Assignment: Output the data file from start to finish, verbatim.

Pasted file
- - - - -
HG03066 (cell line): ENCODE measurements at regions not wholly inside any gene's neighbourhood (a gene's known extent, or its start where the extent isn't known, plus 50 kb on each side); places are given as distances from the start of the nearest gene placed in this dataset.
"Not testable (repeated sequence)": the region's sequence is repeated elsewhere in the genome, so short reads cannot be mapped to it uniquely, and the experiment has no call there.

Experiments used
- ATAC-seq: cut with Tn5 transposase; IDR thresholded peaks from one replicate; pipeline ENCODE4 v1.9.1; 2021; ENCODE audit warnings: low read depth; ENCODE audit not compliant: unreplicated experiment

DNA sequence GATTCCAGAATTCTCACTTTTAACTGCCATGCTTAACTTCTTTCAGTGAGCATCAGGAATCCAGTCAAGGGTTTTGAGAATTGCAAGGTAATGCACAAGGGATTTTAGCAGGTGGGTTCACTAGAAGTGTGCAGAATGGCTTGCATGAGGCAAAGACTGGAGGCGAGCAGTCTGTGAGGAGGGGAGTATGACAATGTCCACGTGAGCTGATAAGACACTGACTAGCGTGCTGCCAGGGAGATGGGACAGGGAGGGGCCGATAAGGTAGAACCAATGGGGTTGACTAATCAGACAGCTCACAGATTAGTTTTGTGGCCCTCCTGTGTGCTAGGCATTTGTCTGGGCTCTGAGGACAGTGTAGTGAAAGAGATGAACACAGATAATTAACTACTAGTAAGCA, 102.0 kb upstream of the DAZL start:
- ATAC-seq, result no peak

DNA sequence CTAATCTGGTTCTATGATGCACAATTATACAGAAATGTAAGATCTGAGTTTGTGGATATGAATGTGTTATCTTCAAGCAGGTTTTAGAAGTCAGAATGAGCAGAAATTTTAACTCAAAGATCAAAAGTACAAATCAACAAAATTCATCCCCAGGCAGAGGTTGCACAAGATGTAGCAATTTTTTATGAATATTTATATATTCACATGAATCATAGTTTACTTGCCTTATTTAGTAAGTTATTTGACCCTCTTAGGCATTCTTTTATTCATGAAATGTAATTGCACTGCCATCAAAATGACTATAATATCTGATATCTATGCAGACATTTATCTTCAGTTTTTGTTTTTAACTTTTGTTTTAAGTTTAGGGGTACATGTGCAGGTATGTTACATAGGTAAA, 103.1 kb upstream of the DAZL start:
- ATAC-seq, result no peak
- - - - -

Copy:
HG03066 (cell line): ENCODE measurements at regions not wholly inside any gene's neighbourhood (a gene's known extent, or its start where the extent isn't known, plus 50 kb on each side); places are given as distances from the start of the nearest gene placed in this dataset.
"Not testable (repeated sequence)": the region's sequence is repeated elsewhere in the genome, so short reads cannot be mapped to it uniquely, and the experiment has no call there.

Experiments used
- ATAC-seq: cut with Tn5 transposase; IDR thresholded peaks from one replicate; pipeline ENCODE4 v1.9.1; 2021; ENCODE audit warnings: low read depth; ENCODE audit not compliant: unreplicated experiment

DNA sequence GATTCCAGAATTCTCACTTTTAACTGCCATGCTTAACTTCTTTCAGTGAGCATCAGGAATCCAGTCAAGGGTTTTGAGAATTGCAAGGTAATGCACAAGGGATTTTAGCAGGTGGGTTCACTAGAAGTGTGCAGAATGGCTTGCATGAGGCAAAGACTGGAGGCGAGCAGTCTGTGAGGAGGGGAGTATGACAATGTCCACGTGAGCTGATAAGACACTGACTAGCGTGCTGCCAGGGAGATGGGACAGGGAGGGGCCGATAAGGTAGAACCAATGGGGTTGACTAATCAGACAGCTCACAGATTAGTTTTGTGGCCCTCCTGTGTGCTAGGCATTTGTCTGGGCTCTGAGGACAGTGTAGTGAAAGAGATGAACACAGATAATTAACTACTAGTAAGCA, 102.0 kb upstream of the DAZL start:
- ATAC-seq, result no peak

DNA sequence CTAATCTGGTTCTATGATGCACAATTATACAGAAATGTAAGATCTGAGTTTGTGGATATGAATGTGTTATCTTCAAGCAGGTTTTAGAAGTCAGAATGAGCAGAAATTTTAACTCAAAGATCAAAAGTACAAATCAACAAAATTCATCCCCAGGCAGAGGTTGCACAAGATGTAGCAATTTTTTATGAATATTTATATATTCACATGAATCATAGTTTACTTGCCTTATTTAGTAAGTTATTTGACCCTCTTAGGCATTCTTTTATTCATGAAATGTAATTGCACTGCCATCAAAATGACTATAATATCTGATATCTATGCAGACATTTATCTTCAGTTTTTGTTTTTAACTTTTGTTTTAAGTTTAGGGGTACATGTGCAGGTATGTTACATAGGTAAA, 103.1 kb upstream of the DAZL start:
- ATAC-seq, result no peak